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F.C.C. v. Pacifica Foundation

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Brief Fact Summary. The Supreme Court of the United States (Supreme Court) held that the Federal Communications Commission (FCC) may regulate radio broadcasts that are indecent, but not obscene after the FCC received a complaint from a listener who heard an indecent broadcast while driving with his son.

Synopsis of Rule of Law. A broadcast of patently offensive words dealing with sex and excretion may, under the First Amendment of the United States Constitution (Constitution), be regulated because of its content since such words offend for the same reasons obscenity offends and broadcasting is uniquely available to children.

Points of Law - Legal Principles in this Case for Law Students.

Indeed, if it is the speaker's opinion that gives offense, that consequence is a reason for according it constitutional protection.

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Facts. In an afternoon weekday broadcast, the Respondent, Pacifica Foundation’s New York radio station (Respondent), aired a twelve-minute radio program called “Filthy Words” by George Carlan. This monologue contained indecent words, but warned of the content immediately before airing the show. A listener who was driving with his son complained about the indecent radio show. In response to the complaint, the Petitioner, the FCC (Petitioner), issued a Declaratory Order granting the complaint and holding that Respondent “could have been the subject of administrative sanctions.” However, the Petitioner did not issue formal sanctions. The Petitioner explained that its regulation of certain words depicting sexual and erectory activity was designed to channel them to “times of day when children most likely would not be exposed.” The Court of Appeals overturned the Petitioner’s Order.

Issue. Whether the Petitioner’s Declaratory Order violates the First Amendment of the Constitution?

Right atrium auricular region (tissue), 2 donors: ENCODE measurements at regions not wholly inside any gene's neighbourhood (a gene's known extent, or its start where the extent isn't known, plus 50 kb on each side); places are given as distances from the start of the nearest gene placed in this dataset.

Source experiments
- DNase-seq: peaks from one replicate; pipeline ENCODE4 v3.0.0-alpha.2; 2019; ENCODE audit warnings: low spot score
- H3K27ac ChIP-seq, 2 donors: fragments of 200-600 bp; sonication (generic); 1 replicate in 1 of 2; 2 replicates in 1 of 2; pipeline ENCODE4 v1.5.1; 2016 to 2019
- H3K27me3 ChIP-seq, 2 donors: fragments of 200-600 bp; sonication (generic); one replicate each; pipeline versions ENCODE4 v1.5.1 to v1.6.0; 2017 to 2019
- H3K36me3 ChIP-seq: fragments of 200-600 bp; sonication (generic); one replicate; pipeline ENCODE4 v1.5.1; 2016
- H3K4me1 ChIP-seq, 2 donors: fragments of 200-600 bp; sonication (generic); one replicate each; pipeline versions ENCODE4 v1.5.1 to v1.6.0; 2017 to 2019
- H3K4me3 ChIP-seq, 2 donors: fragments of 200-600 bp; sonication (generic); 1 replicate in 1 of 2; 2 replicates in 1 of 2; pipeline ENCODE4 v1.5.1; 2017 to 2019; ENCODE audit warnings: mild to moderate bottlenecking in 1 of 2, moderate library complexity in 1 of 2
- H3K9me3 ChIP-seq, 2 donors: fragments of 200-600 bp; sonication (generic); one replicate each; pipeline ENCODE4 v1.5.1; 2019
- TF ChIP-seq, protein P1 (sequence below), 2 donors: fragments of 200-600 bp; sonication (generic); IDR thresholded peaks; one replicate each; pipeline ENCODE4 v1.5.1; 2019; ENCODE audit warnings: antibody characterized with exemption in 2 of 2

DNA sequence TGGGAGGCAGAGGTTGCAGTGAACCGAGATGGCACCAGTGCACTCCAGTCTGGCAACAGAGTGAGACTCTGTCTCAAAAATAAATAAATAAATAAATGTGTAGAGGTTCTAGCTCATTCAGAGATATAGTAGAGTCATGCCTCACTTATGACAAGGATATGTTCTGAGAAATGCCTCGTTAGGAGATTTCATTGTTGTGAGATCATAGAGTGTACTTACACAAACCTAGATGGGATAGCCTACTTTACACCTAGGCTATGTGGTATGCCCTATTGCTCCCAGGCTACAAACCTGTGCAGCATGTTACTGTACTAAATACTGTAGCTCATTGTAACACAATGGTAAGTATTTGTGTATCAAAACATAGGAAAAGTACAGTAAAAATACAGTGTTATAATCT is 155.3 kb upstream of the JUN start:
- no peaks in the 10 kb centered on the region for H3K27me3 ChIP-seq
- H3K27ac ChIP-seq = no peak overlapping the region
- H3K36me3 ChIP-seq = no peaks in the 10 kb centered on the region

Held. No. Judgment of the Court of Appeals reversed. There is no such absolute rule that the First Amendment of the Constitution prohibits all governmental regulation that depends on the content of speech. Here, the words at issue offend for the same reasons obscenity offends. Because the content of the radio show’s broadcast was “vulgar,” “offensive,” and “shocking,” that speech is not entitled to absolute conditional protection. Further, the context of the broadcast must be considered to determine whether the Petitioner’s action was constitutionally permissible. To say that one may avoid further offense by turning off the radio when he hears indecent language is inappropriate. Additionally, broadcasting is uniquely available to children especially during the time of day when the monologue was aired. Therefore, a broadcast of patently offensive words dealing with sex and excretion may, under the First Amendment of the Constitution, be regulated.

Dissent. The First Amendment of the Constitution protects the speech aired in the broadcast. The Supreme Court allows the government to prevent minors from gaining access to materials that are not obscene.
The constitutional questions could have been avoided by holding that Congress intended, by using the word “indecent,” “to prohibit nothing more than obscene speech.”
Concurrence. The Petitioner sought to “channel” the broadcast to hours when the fewest children would be listening. This strongly supports the Petitioner’s holding. Broadcasting comes into the home where people have the right not to be assaulted by uninvited and offensive sights and sounds.

Discussion. Here the Supreme Court allows the government to rely on “captive audience” rationales when applied to the home.

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